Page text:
We all know that social media is a brave new world, and in many cases, the “rules” are being made up as we go along. But even so, I’m always somewhat surprised to hear how many people still struggle to establish clear boundaries between their private lives and the information they (very publicly) post online.
For instance, a new survey found that three-quarters of Americans (76 percent) worry that the privacy settings on social networking sites are not adequately protecting their personal information. But even so, 43 percent admit that they typically just click “agree” without reading the entire terms and conditions on social networking sites.
More than four in ten (44 percent) of those polled said they are concerned that the personal information they share online is being used against them. Still, more than a quarter (28 percent) admits that they rarely think about the consequences of posting TMI (“too much information”).
The 2010 Lawyers.com Social Networking Survey is loaded with contradictions like these. People say they worry about their privacy; however, they continue to volunteer personal information. While using social media, survey respondents said they have posted:
- their first and last name (69 percent)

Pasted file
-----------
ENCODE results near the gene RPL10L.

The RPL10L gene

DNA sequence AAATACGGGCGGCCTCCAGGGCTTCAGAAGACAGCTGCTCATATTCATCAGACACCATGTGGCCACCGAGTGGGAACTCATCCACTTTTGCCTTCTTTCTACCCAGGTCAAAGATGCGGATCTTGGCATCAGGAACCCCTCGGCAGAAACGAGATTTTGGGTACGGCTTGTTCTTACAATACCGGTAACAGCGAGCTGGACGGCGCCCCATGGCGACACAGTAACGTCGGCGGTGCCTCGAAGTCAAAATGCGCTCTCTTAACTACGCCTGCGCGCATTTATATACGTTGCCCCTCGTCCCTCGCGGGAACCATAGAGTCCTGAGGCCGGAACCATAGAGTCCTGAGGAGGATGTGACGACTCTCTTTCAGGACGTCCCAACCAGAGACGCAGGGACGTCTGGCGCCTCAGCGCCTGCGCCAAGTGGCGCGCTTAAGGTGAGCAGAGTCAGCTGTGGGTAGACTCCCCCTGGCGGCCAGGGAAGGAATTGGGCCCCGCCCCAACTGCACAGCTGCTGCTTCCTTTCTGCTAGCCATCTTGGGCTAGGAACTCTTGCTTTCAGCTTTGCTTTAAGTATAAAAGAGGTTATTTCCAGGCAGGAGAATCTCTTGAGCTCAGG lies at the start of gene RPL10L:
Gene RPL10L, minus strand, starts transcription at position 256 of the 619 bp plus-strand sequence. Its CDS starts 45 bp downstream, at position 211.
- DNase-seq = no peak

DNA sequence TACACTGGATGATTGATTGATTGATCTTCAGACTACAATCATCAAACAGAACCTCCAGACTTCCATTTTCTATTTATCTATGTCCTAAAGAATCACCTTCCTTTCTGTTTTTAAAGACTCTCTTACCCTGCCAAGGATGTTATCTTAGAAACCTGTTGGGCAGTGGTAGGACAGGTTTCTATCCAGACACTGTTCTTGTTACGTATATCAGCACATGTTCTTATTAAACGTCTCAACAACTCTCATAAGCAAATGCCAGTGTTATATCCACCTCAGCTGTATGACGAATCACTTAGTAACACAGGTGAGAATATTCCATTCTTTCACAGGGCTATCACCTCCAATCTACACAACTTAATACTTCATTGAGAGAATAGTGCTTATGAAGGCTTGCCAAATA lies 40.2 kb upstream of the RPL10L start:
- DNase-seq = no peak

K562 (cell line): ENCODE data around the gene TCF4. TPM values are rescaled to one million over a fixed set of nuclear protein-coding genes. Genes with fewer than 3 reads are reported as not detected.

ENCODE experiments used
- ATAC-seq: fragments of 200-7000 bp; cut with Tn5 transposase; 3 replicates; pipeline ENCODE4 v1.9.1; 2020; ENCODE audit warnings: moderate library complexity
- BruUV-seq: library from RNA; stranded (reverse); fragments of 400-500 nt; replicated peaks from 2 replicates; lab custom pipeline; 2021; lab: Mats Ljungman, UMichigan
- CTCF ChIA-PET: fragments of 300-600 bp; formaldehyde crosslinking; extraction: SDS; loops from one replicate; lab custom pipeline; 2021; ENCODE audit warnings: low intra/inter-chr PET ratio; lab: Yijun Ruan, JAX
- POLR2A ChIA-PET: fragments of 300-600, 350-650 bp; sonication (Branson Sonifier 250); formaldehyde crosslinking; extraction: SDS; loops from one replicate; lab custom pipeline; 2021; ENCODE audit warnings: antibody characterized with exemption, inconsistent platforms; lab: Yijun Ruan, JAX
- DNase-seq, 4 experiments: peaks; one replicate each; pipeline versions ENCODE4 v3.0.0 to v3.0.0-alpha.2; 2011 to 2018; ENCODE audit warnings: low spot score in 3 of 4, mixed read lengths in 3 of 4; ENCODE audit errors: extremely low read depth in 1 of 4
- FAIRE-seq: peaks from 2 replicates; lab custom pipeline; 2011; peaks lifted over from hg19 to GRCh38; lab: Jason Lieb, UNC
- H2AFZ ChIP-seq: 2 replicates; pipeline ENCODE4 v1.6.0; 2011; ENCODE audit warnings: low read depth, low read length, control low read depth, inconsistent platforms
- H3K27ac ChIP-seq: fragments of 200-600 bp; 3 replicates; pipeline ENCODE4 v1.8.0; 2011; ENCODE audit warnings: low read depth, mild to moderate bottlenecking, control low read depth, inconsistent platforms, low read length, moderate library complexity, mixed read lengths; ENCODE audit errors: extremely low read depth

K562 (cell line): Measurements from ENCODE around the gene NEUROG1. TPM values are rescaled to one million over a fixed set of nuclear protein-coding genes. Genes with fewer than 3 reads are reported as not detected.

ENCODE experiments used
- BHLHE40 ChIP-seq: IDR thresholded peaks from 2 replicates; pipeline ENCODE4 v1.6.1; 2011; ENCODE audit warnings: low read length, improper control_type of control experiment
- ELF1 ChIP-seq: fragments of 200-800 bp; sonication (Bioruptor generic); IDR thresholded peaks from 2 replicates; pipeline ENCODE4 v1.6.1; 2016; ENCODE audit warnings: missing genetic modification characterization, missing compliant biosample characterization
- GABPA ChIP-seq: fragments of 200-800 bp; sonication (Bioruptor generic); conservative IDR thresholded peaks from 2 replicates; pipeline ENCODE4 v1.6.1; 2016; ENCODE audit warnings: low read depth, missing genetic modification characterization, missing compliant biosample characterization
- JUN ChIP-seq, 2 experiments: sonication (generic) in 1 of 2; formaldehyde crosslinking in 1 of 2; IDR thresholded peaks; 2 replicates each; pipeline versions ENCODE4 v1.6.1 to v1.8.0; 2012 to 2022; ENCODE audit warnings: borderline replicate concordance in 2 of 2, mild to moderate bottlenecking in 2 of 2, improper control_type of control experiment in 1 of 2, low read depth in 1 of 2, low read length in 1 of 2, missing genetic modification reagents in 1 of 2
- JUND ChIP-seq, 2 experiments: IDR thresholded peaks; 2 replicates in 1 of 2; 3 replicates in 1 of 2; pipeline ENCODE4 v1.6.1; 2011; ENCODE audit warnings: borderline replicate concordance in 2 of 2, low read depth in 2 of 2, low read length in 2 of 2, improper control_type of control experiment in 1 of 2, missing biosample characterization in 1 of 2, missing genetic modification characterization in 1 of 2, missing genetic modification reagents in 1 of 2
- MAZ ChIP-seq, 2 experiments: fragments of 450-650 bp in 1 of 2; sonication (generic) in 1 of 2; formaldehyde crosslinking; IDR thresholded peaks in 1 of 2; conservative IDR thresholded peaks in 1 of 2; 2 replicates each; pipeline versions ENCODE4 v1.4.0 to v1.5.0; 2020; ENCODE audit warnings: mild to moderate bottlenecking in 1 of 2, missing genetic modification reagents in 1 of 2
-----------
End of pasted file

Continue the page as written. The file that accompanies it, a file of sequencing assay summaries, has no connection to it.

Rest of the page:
- photos of themselves (67 percent)
- an email address (51 percent)
- travel plans (16 percent)
- cell phone numbers (7 percent)
- home address (4 percent)
The survey, which drilled down deeper to explore privacy issues in the workplace, also found that 40 percent of those polled think it is okay for managers to monitor their employees’ personal tweets and Facebook pages. Among those who use social networking sites, 40 percent believe that losing their job because of information they’ve posted on a social networking site could happen to them. Yet, more than half (53 percent) in the survey said that inappropriate comments or posts on social networking sites should not affect someone’s employment.
Obviously, there’s still a significant disconnect between the way people use social media and their perceptions of privacy and responsibility. Interestingly, these survey results were released only a few days after the Wall Street Journal reported that all ten of the most popular Facebook apps have been sharing Facebook members’ user ID numbers with dozens of outside companies.